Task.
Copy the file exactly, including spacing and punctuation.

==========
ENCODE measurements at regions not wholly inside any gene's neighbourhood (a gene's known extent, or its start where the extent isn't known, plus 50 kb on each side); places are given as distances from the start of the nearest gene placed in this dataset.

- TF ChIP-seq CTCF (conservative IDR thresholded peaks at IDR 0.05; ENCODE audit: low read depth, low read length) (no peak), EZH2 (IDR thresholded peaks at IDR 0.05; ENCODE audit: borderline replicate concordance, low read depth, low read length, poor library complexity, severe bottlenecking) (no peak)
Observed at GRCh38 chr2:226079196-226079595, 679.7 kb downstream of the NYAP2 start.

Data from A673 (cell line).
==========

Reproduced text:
ENCODE measurements at regions not wholly inside any gene's neighbourhood (a gene's known extent, or its start where the extent isn't known, plus 50 kb on each side); places are given as distances from the start of the nearest gene placed in this dataset.

- TF ChIP-seq CTCF (conservative IDR thresholded peaks at IDR 0.05; ENCODE audit: low read depth, low read length) (no peak), EZH2 (IDR thresholded peaks at IDR 0.05; ENCODE audit: borderline replicate concordance, low read depth, low read length, poor library complexity, severe bottlenecking) (no peak)
Observed at GRCh38 chr2:226079196-226079595, 679.7 kb downstream of the NYAP2 start.

Data from A673 (cell line).